> Campaigns > Latest News

News from Tourism Concern




Should I go shark cage diving?

Posted: Apr 4, 2013

The viewing of wild animals by tourists is an important revenue stream for many destinations, enabling local people to benefit from wildlife purely by its existence as a viewing spectacle. Wildlife tourism may also be of educational benefit as visitors are viewing animals in their natural habitats rather than contrived environments such as zoos. However in order to maximise the chances of viewing wildlife tour operators sometimes offer supplementary food at viewing sites. The concern is that this will result in wild animals losing their caution towards humans, become dependent on artificial food sources and develop a conditioned response by associating humans with food.  

In South Africa both surfers and spear fishermen have raised concerns that the conditioning of sharks to associate divers / boats with food could put them at risk of attack and many have called for an end to churning (using fish and blood) to attract sharks.

Shark cage diving is increasingly popular and a well-established industry in South Africa, where operators offer tourists the opportunities to see Great White sharks up close.  These sharks have been protected in South Africa since 1991 and the industry is well regulated and extremely safe.  There is also little evidence that cage diving increases the risk to humans, although as the industry grows it is important that both tour operators and tourists act responsibly to minimise both actual and perceived risk.

Researchers in South Africa (South Africa’s White Shark cage-diving industry - is their cause for concern?) looked at some of the issues raised and concluded that:

  • Conditioning can only arise if white sharks gain significant and predictable food rewards. Thus, conditioning will only arise if operators intentionally and wilfully contravene current permit regulations prohibiting intentional feeding of sharks
  • It is highly improbable that the 'conditioning of sharks' to a cage diving vessel would increase danger to human water users such as swimmers, surfers, scuba divers and kayakers.
  • Conditioning controversy remains relevant due to some operators contravening permit conditions and intentionally feeding sharks.

Most tourists will usually only have one opportunity to cage dive with sharks, so will obviously want see sharks when they book a trip. Tour operators are therefore under a lot of pressure to ensure that every trip results in a shark viewing and the more ‘spectacular’ the better, especially as television and the marketing of the tours raise expectations.  Although there are strict rules on the feeding of sharks they are of course difficult to enforce. Pressure therefore exists for operators to disregard certain operational regulations (particular feeding and wrestling sharks) to produce a 'good show'.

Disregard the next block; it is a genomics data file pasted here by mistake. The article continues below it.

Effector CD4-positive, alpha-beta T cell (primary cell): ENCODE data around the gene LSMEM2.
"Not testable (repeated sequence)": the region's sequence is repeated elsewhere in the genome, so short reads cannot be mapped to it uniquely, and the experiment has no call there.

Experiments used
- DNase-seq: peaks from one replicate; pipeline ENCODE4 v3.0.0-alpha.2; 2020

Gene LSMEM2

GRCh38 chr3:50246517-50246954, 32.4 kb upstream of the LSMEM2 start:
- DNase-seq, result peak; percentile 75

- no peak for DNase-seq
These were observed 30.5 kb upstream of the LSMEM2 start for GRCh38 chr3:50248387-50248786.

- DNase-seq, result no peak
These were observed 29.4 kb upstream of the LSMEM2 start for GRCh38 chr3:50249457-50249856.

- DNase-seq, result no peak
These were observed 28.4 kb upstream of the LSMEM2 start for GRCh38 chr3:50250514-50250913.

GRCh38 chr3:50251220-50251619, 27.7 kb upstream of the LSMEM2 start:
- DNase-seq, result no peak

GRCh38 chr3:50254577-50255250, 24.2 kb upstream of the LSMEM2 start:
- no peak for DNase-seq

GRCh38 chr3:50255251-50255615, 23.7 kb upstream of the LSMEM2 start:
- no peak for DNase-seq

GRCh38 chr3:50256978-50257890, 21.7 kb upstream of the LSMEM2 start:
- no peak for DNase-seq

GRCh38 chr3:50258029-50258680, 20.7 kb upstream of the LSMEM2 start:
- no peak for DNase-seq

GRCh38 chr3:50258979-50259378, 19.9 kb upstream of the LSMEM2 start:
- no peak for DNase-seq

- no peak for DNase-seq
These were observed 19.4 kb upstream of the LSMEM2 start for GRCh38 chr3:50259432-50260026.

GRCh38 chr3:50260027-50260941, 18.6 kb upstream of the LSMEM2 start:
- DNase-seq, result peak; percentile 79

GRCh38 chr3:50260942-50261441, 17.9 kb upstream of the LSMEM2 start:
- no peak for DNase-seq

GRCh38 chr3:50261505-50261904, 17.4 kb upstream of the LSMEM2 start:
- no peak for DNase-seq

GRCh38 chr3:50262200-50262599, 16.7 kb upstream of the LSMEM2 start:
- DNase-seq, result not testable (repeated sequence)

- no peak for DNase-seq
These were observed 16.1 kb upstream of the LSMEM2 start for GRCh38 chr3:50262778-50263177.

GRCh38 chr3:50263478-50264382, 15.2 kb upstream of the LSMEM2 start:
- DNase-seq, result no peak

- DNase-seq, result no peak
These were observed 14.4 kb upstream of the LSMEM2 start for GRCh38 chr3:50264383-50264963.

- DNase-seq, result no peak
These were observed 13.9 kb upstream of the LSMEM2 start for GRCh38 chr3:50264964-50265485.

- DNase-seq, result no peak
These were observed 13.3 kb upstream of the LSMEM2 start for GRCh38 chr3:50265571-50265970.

These issues are similar to other areas of tourism where self-regulation by the tour operators and demanding clients often undermine the regulations. Whilst some of the issues could be resolved through greater control of the industry by government and tightening of the current code of conduct tourists also have a responsibility. If taking a trip, tourists should understand that they are viewing wildlife in is natural habitat, which is unpredictable and fickle. Not every trip can or should be the same and people should understand that the trips may not also live up to the marketing or hype.

Responsible tour operators should also ensure that tourist are aware of the regulations and display compliance sheets on their boats and their marketing material. There should also be easy and effective mechanisms for tourists to lodge complaints if the operators breach the code of conduct.

Cage diving is a non-consumptive utilisation of white sharks, which despite protection are vulnerable to consumptive exploitation from humans. The dives also provide employment to local people and a great deal of enjoyment to tourists. However to ensure that the industry is sustainable and brings real benefits to all local people it is important that tour operators work within the codes of conduct and that tourists  do not put pressure on tour operators to breach the regulations in order to get a better show.

<< Return

Get our newsletterSign up for our e-newsletters


Sign up for our e-newsletters today


Understand the issues


Explore how tourism can have a negative impact on holiday destinations with our in-depth guide to the issues.


FREE Ethical Travel Guide


Free copy of the Ethical Travel GuideBecome a friend of Tourism Concern today by donating just £5 a month or more and receive a FREE copy of the Ethical Travel Guide worth £15.


Connect with us





Latest news


All Inclusive Report Launched - Mar 21, 2014

Ethiopia: Sustainable and ethical tourism has to be the priority - Mar 11, 2014

Orphanage Tourism: Tackling the Trend - Feb 20, 2014

Volunteer tourism marketing is in trouble - Feb 18, 2014

Kenya: Eco tourism volunteering, work experience, and internship opportunities - Feb 17, 2014

Volunteer tourism: 'the more expensive, the less responsible' study concludes - Feb 10, 2014

Township tours - Jan 27, 2014

Annual Report - Dec 18, 2013





Get our newsletterSign up for our e-newsletters

Sign up for our e-newsletters today

Privacy policy and cookies | Website terms and conditions